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Ravenna, a poem by David Garyan

Ravenna I

In the beginning,

time destroys cities,

but death heals them again.

Like ruins of great empires,

only decay can give birth

to history—

only roots of ancient rocks

can speak the language

of once-living trees.

A novice sailor

describes the ocean

like a schoolboy in love.

Schoolboys in love

recount the waves

like sailors taking their

first voyage.

Your ship has aged

but the sails remain whiter

than ever.

Your compass has not only seen

lines change on a map—

geology itself matured

in front of your eyes.

Long ago you did

rest on the very precipice of the sea;

all of Rome was once at your feet,

but the ages have taken

all that away;

every sundial and clock,

every other human invention

of time has left you—

like fresh sailors

who’ve forgotten ports

that no longer bear riches.

You were thrown

into the arms of the past,

like a beautiful widow

who never remarried;

still, you never grieved for the future—

only the death of antiquity

made you grave.

Now the seekers of power

and wealth have let

their lust for you

die at last—

freedom, what freedom.

Looking at you,

only the best artists now

realize you were among

the most beautiful once.

Already, the silence is quiet

enough at midnight;

the chill of September air

is fertile enough for poets to grow.

You didn’t remarry

because you had no admirers—

every poet knows that’s a lie.

You could’ve borne

the fame of Venice;

you could’ve guarded

the wisdom of Rome;

you could’ve studied

in Bologna and been reborn

in Florence,

but you let no one

seduce you again,

except what passes us all.

You’re not the highest

mountain by any stretch—

simply the tallest

unclimbed peak,

until no such places exist.

Your streets are gardens

where only poets

can recognize

the plants.

Your alleys don’t follow

an architect’s precision—

the impressionist’s brushstrokes

lead them instead.

Your people don’t walk

with the honor of kings,

always raising their heads;

they glance slowly around

like philosophers,

yet still move with a purpose.

I want to fall

in love with you,

but I can’t—

you’re too old for me.

Maybe you don’t know,

but I’ve become a young monk

in an ancient monastery.

I feel the peace of dead forests,

of murdered trees cut down

at the height of youth—

only the knowledge

that I’ll become

a fleet of ships in the end

gives me some peace.

No, I won’t go to the fire.

I won’t become

the fuel of civilization.

My sins won’t keep me

from putting white sails

on my ships.

My virtue is a shipwreck

where everyone dies,

but the sunken treasure

is quickly recovered.

My vices are all things

which float on water,

so I curse the depth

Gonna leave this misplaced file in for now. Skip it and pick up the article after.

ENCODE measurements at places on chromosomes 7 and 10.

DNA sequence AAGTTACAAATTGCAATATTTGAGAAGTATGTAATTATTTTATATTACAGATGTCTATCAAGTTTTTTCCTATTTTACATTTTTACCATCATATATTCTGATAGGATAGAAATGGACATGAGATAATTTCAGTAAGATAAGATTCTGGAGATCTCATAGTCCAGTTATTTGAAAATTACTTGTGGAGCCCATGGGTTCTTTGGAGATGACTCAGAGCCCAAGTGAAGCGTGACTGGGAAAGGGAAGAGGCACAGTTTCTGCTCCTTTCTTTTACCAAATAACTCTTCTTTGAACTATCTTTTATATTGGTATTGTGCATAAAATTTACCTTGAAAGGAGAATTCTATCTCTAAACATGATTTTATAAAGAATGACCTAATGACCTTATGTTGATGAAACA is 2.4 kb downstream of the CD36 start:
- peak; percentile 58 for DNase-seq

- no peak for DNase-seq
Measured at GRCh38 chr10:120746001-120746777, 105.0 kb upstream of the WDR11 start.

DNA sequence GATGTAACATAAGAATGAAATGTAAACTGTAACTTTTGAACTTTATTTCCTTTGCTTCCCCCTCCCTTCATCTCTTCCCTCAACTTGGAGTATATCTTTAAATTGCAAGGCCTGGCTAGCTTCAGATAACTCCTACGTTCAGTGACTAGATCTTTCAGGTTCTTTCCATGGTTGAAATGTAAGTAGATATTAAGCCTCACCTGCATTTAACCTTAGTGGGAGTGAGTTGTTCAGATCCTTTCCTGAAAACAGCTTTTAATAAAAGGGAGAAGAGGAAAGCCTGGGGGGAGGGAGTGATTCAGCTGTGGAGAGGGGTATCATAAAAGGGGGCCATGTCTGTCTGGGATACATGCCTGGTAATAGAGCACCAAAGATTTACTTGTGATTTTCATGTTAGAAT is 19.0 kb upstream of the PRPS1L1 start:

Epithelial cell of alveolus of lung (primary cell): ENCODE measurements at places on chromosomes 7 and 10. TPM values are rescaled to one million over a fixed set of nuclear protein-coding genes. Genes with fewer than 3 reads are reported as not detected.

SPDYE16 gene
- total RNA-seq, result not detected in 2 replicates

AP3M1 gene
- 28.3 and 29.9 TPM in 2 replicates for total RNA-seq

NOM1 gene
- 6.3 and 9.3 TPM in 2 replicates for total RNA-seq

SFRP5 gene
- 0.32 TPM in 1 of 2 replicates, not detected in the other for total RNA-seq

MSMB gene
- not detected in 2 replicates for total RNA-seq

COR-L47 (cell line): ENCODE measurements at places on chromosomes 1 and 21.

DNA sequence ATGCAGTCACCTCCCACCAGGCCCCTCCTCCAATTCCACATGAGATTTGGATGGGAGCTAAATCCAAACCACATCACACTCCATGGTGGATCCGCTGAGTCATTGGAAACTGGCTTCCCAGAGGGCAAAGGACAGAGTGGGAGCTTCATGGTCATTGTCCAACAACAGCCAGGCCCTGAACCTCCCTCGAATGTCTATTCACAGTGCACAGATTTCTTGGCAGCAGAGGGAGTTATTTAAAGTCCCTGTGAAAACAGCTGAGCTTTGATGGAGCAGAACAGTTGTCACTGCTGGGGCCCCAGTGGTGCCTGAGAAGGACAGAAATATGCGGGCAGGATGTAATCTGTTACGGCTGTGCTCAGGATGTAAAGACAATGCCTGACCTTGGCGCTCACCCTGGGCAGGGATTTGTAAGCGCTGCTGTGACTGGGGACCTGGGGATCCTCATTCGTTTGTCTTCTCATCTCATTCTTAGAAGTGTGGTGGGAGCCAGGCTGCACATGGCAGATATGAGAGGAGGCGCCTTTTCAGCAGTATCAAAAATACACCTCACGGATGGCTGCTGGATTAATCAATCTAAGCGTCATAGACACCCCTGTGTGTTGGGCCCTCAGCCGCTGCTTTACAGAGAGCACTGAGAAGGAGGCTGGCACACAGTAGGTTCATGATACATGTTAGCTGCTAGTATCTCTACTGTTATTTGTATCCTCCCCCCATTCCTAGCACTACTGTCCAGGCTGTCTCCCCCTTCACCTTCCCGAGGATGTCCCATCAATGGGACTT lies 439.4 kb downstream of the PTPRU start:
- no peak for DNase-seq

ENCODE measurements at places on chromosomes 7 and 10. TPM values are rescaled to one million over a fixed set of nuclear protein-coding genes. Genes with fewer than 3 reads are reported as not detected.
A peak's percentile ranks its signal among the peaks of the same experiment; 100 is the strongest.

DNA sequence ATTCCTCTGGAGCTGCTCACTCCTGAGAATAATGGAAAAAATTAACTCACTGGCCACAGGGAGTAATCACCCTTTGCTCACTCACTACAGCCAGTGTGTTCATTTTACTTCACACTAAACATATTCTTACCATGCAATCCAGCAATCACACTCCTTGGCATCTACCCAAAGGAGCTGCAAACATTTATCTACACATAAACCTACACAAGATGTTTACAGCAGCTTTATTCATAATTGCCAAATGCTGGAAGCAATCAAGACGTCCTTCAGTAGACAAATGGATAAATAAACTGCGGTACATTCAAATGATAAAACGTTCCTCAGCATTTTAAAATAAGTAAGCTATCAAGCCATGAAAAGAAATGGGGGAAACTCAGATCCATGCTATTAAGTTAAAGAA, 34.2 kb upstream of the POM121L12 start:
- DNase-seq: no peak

and clarity of this world.

I still haven’t

entered Dante’s tomb—

certainly I'm worthy,

but I also fear my past.

My ego has burned

old books

just to collect the ashes

in bottles and throw them

into the ocean.

My foresighted vision

assured me I could throw

salt on the deep

wounds of the sea.

My pen is only the depth

in which squids are extinct.

Like vanity living

in a room full

of carnival mirrors,

I’ve written lines to call

myself a poet and I’ve

called myself a poet

just to impress people.

I’ve come here to cease

being a poet.

My heart is the English language

written from right to left.

My language is the last heartbeat

of a criminal on the run.

Ravenna, I wouldn’t want

to fall in love with you,

even if you were young enough.

I’ve become a hurricane

that only has barren fields

left to ravage.

I’ve become an ocean

that no longer thirsts

for young sailors’ lives.

I’m the sweetest forbidden fruit

trying to tempt the dead.

The grey face

of your history

has given me peace.

By looking at the wrinkles

around your eyes,

I’ve ceased searching

for the poet’s fountain

of old age and experience.

I finally understand what

it’s like to love something

without being in love with it.

Everything I write

has no meaning

and makes sense

at the same time—

it feels like life

has no purpose,

but you still choose

to rise in the morning

and watch yourself

go round the sun

once again.

Sometimes, past midnight,

I visit Piazza del Popolo

just to sit on a bench.

Like an adult who doesn’t

know what he wants,

I tell myself that I wish

to see no one,

to be alone,

to refuse the drunk

consolation of friends,

but that’s precisely when

I’m not telling the truth—

the urge to see someone

is strongest right then.

Time is also taking my youth,

but unlike you I remain a naïve sailor.

My eyes are tired feet

sick of new places.

My feet are vigilant eyes

trying to avoid familiar faces.

Still, I search for Dante on every

one of your streets.

My eyes are really two compasses

pointing in opposite directions.

I’ve forgotten the names

of every star and the shapes

of all constellations.

I know where the Supreme Poet is buried,

but I don’t know where he is.

Master, I’m afraid to ask

on what page of your book